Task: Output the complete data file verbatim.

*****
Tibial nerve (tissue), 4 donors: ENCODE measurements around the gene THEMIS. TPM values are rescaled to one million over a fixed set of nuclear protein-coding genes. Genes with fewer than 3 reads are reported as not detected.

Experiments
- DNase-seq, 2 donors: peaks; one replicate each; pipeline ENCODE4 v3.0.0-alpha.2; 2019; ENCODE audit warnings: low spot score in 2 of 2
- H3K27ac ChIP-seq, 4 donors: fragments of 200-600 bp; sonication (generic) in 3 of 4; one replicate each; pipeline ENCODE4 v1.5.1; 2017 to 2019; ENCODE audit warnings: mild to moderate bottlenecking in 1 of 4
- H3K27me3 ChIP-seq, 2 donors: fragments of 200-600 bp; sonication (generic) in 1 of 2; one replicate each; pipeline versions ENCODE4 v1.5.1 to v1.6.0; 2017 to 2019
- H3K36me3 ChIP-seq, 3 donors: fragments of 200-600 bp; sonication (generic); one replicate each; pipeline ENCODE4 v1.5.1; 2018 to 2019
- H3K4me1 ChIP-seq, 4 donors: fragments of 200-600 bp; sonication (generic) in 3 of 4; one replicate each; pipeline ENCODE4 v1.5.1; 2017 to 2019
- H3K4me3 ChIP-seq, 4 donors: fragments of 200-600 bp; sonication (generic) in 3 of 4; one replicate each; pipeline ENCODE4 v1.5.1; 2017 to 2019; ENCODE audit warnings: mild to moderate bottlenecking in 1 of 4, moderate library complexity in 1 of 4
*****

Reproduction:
Tibial nerve (tissue), 4 donors: ENCODE measurements around the gene THEMIS. TPM values are rescaled to one million over a fixed set of nuclear protein-coding genes. Genes with fewer than 3 reads are reported as not detected.

Experiments
- DNase-seq, 2 donors: peaks; one replicate each; pipeline ENCODE4 v3.0.0-alpha.2; 2019; ENCODE audit warnings: low spot score in 2 of 2
- H3K27ac ChIP-seq, 4 donors: fragments of 200-600 bp; sonication (generic) in 3 of 4; one replicate each; pipeline ENCODE4 v1.5.1; 2017 to 2019; ENCODE audit warnings: mild to moderate bottlenecking in 1 of 4
- H3K27me3 ChIP-seq, 2 donors: fragments of 200-600 bp; sonication (generic) in 1 of 2; one replicate each; pipeline versions ENCODE4 v1.5.1 to v1.6.0; 2017 to 2019
- H3K36me3 ChIP-seq, 3 donors: fragments of 200-600 bp; sonication (generic); one replicate each; pipeline ENCODE4 v1.5.1; 2018 to 2019
- H3K4me1 ChIP-seq, 4 donors: fragments of 200-600 bp; sonication (generic) in 3 of 4; one replicate each; pipeline ENCODE4 v1.5.1; 2017 to 2019
- H3K4me3 ChIP-seq, 4 donors: fragments of 200-600 bp; sonication (generic) in 3 of 4; one replicate each; pipeline ENCODE4 v1.5.1; 2017 to 2019; ENCODE audit warnings: mild to moderate bottlenecking in 1 of 4, moderate library complexity in 1 of 4